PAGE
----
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Les Potter received his doctorate from the University of South Carolina. Les has over 45 years in school administration and educational leadership including: Assistant to the Superintendent (...
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5 Phases of Program Implementation

B. Harris, a number of years ago, stated that there are five phases frequently involved in the implementation of a new program at the school or district level. He states that these phases come in a sequential order, but they often overlap one another.

Phase one, planning and initiation: The purpose of the program is considered, goals are clarified, activities are selected, and resources needed are considered. Interests mounts as individuals involved sense the relationships between the program and its goals and their needs.

Phase two, momentum: Goal-directed activities get under way. Resources begin to be used. Interest continues to be high and mounts. Feelings of involvement and personal worth grow. The activities are recognized as potentially satisfying. Leading and organizing processes are most heavily employed in this phase.

Phase three, problems: Activities lead to unexpected problems. The plans become increasingly complex. Initial activities lead to the proliferation of still more activities. Certain resources are not readily available. Differences in goal perception among group members become apparent. The demands of other responsibilities produce conflicts. The goal seems more remote and more difficult to attain than before. Some participates fail to live up to expectations. Interest levels out and begin a steep decline. A leadership investment is critical during this phase.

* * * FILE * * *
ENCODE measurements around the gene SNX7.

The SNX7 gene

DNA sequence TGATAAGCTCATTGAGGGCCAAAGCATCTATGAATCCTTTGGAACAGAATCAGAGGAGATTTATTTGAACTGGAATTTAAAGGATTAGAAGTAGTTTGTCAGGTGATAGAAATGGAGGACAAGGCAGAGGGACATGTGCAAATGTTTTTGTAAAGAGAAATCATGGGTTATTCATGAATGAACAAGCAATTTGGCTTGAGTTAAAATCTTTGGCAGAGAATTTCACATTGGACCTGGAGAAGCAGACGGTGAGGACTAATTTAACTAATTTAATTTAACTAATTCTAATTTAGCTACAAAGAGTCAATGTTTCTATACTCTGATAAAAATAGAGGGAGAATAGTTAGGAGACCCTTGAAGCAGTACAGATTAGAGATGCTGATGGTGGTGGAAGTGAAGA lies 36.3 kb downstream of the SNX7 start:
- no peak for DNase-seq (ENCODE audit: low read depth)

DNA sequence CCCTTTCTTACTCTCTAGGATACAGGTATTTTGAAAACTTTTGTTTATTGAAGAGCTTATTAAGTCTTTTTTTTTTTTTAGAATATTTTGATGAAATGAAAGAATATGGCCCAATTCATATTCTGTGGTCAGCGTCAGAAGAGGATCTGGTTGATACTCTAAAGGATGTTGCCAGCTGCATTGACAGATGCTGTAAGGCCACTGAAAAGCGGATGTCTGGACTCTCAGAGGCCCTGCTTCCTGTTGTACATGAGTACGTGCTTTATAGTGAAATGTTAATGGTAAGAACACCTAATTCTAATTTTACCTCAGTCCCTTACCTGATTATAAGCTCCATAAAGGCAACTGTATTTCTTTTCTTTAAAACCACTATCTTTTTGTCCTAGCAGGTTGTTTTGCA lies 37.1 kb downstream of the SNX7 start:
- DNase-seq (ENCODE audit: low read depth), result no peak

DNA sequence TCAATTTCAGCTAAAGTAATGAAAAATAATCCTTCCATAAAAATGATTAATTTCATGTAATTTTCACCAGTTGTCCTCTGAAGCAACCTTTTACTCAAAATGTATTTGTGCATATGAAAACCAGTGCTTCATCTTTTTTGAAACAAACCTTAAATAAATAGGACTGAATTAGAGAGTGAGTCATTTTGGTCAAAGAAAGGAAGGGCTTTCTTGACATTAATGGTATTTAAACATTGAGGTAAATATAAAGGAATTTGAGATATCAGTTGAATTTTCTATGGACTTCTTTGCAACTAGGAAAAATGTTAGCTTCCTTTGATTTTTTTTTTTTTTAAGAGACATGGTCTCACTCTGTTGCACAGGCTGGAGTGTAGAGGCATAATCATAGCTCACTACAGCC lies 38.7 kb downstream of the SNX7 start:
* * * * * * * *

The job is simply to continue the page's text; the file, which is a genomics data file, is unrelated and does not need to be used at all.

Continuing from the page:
Phase four, turning point: The problem trends describe in the previous phase either continue to grow or are overcome and minimized. The momentum the program has gained, the effectiveness of initial planning, and the individuals in the operation are all quite important during this phase. Above all, the amount and quality of leadership continues to be crucial.

Phase five, termination: There can be such unexpected problems as:

  • The task is too complex
  • Lack of time and/or resources
  • Other more critical priority needs
  • Interest is waning and consensus to proceed has not been reached
  • Change in leadership

This will likely result in termination of efforts because goal-directed activities will rapidly deteriorate and come to a halt. If, on the other hand, problems are dealt with promptly, the task is analyzed and simplified, new resources are made available and goals are clarified, then interest gradually mounts again and goal directed activities proceed at an increased pace. Interest is now based on a sense of events points out the importance of leadership at various phases of program implementation. Undoubtedly, this sequence of events will have variations and exceptions depending on the program, activities, and the participates involved.


Les Potter, Ed. D.

American International School West
Cairo, Egypt